The limited liability partnership. Yet another form of partnership is the limited liability partnership. A limited liability partnership is one comprised of licensed professionals such as attorneys, accountants and architects. The partners in an LLP may enjoy personal liability protection for the acts of other partners but each partner remains liable for his own actions. State laws generally require LLPs to maintain generous insurance policies or cash reserves to pay claims brought against the LLP.

Partnership Agreements

Your partnership agreement should detail how business decisions are made, how disputes are resolved, and how to handle a buyout. You'll be glad you have this agreement if for some reason you run into difficulties with one of the partners or if someone wants out of the arrangement.

The agreement should address the purpose of the business and the authority and responsibility of each partner. It's a good idea to consult an attorney experienced with small businesses for help in drafting the agreement. Here are some other issues you'll want the agreement to address:

1. How will the ownership interest be shared? It's not necessary, for example, for two owners to equally share ownership and authority. However you decide to do it, make sure the proportion is stated clearly in the agreement.

2. How will decisions be made? It's a good idea to establish voting rights in case a major disagreement arises. When just two partners own the business 50-50, there's the possibility of a deadlock. To avoid a deadlock, some businesses provide in advance for a third partner, a trusted associate who may own only 1 percent of the business but whose vote can break a tie.

3. When one partner withdraws, how will the purchase price be determined? One possibility is to agree on a neutral third party, such as your banker or accountant, to find an appraiser to determine the price of the partnership interest.

4. If a partner withdraws from the partnership, when will money be paid? Depending on the partnership agreement, you can agree that the money be paid over three, five or ten years, with interest. You don't want to be hit with a cash flow crisis if the entire price has to be paid on the spot in one lump sum.

How Partnerships Are Governed

Partnerships are governed by the law of the state in which they are organized and by the rules set out by the partners themselves. Typically, partners set forth the governing rules in a partnership agreement.

Often the governance rules determined by the partners differ from the governance rules set by state law. In most cases, the rules of the partners override state law. For example, state law typically dictates that a partnership's profits are to be divided among partners in proportion to their ownership interests. However, the partners are free to divide profits by a formula separate from their ownership interests, and the decision of the partners will override state law. Thus, the governance rules in state law are default provisions that apply in the absence of any rules set by the partners in a partnership agreement.

This fact underscores the need for a partnership agreement. Otherwise, the partnership will by default be governed by state law. The laws set forth by state law may not be appropriate for every partnership. For the most part, however, the default state rules are fair and well-balanced.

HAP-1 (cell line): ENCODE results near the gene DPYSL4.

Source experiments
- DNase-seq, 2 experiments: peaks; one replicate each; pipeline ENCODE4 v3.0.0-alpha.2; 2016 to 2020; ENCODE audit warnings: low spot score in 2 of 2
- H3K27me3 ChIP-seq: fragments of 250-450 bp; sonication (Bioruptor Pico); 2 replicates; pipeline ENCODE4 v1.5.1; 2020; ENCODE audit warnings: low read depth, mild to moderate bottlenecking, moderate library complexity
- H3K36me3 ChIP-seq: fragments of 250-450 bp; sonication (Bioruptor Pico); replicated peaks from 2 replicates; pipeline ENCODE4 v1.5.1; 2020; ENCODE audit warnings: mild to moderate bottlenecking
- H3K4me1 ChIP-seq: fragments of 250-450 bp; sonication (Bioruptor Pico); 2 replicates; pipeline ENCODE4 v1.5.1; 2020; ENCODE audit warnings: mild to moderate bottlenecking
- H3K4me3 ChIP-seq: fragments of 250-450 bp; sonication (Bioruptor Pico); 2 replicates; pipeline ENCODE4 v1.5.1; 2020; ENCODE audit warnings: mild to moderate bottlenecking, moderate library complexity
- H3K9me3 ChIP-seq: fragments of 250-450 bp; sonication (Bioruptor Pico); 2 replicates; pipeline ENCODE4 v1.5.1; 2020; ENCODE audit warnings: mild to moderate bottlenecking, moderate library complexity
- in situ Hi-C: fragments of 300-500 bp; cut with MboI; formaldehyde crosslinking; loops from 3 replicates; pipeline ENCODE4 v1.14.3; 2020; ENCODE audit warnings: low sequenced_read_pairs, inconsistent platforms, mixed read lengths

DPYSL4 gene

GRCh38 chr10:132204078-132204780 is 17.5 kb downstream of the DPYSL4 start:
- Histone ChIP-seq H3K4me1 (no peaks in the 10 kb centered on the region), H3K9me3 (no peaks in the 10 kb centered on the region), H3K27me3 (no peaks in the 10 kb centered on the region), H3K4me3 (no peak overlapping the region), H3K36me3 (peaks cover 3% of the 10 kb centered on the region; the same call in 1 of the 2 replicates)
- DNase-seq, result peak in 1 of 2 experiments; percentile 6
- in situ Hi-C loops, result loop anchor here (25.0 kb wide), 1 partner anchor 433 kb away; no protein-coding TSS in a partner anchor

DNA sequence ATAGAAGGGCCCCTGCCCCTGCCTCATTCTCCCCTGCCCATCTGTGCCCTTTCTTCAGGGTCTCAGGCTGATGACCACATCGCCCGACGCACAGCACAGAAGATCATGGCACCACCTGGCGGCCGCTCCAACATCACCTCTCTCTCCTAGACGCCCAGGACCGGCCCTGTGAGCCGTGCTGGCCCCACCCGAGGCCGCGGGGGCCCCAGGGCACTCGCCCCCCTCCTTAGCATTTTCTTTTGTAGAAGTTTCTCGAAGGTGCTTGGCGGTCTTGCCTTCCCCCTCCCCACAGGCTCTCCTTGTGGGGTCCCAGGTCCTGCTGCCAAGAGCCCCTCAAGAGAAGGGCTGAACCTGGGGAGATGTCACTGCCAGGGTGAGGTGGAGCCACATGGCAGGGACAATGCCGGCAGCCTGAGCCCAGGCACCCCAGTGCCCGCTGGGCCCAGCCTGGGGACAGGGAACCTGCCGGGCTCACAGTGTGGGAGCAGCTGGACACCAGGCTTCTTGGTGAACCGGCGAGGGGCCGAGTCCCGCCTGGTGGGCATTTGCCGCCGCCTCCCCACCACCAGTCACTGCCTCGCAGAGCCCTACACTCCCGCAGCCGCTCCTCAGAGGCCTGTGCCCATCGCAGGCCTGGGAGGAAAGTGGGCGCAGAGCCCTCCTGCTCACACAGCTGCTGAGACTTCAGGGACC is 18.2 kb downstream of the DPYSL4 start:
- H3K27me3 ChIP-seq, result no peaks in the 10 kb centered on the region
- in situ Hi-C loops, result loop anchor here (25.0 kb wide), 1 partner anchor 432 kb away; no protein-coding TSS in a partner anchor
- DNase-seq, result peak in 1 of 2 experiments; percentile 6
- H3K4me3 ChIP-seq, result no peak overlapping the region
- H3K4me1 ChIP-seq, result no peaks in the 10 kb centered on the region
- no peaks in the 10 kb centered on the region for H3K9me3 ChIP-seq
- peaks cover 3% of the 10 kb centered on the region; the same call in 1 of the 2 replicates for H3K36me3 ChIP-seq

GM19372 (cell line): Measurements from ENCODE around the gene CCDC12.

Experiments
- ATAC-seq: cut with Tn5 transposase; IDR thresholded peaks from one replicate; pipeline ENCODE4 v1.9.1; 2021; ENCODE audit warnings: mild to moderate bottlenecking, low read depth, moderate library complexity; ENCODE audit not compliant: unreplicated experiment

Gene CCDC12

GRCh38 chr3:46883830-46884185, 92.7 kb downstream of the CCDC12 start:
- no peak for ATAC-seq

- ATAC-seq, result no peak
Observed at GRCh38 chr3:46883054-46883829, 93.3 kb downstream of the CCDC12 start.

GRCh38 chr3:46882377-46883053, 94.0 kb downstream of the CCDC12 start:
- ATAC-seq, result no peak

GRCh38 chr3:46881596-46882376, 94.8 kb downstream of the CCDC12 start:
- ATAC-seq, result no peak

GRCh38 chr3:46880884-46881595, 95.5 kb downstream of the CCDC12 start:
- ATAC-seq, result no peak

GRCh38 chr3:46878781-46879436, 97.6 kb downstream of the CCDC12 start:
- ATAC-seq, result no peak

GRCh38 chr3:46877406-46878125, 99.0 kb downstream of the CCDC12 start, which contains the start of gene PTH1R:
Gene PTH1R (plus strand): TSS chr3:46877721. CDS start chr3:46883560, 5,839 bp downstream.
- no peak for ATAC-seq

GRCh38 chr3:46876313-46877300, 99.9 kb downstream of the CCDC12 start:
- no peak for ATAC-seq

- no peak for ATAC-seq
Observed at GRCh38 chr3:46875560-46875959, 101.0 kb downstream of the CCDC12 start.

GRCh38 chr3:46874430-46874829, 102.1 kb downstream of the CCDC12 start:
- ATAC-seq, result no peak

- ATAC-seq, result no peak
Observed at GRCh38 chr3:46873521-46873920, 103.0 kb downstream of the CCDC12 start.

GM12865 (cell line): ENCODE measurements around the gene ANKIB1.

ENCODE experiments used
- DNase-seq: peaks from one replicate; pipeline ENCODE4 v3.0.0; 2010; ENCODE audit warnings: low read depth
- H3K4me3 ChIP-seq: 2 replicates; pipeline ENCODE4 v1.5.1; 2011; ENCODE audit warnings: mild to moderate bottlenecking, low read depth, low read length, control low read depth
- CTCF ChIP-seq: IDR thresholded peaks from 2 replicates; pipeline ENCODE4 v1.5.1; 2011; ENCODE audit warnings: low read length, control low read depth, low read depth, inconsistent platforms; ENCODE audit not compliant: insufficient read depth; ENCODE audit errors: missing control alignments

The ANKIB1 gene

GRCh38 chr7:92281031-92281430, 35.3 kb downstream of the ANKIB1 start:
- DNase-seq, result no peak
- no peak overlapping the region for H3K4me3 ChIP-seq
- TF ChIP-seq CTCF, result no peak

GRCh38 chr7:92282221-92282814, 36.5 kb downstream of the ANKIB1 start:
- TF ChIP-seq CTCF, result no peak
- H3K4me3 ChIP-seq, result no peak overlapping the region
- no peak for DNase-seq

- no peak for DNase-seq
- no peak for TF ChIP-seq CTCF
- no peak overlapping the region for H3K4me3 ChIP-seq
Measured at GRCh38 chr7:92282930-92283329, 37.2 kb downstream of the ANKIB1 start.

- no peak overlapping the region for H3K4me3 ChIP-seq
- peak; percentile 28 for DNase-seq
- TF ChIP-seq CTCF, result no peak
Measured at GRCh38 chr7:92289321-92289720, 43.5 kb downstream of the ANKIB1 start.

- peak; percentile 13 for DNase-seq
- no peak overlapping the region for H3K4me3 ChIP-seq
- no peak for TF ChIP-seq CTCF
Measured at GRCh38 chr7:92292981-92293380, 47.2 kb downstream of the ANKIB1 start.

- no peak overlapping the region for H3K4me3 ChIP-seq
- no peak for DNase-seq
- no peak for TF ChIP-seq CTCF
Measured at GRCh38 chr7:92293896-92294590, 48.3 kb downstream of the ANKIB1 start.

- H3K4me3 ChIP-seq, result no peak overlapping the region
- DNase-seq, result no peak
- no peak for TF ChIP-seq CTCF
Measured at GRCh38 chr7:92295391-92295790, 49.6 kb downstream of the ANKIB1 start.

An Important Concept: The Law of Agency

Agency refers to one's status as the legal representative (the agent) of an entity or another person. The party on whose behalf an agent acts is called a principal. One is said to be the agent of a partnership or other entity if one has the legal authority to act on behalf of that entity.

An agent can bind a partnership to contracts and other obligations through his actions on behalf of a partnership. Of course, when an agent acts on behalf of a partnership or another company, the company is bound by the acts and decisions of that agent. A third party dealing with an agent of a company can rely upon the agency relationship and enforce the obligations undertaken by the agent--even if the agent made a foolish or selfish decisions on the company's behalf. If the agent acts within the scope of the his authority, the partnership becomes bound by the actions, no matter how foolish.

The law of agency applies to corporations and LLCs as well as to partnerships. However, a discussion of the law of agency is particularly pertinent to partnerships because in a general partnership, all of the partners usually have the status of agent with respect to the general partnership. The law of agency applies differently to corporations. Shareholders in a corporation are not necessarily officers and directors of that corporation, and agent status will not automatically apply to them. So, partners in a partnership must be careful to delineate authority and keep abreast of their co-partners' decisions.

That said, partnerships can grant specific authority to specific partners, if such a grant appears in the partnership document. Without and agreement to contrary, however, any partners can bind the partnership without the consent of the other partners, as described above.

Summing Up: The Pros and Cons


  • Owners can start partnerships relatively easily and inexpensively.
  • Partnerships do not require annual meetings and require few ongoing formalities.
  • Partnerships offer favorable taxation to most smaller businesses.
  • Partnerships often do not have to pay minimum taxes that are required of LLCs and corporations.


  • All owners are subject to unlimited personal liability for the debts, losses and liabilities of the business (except in cases of limited partnerships and limited liablity partnerships).
  • Individual partners bear responsibility for the actions of other partners.
  • Poorly organized partnerships and oral partnerships can lead to disputes among owners.

All portions of this article were excerpted fromEntrepreneur Magazine's Ultimate Book on Forming Corporations, LLCs, Sole Proprietorships and Partnerships, except for "Partnership Agreements," which was excerpted from Start Your Own Business.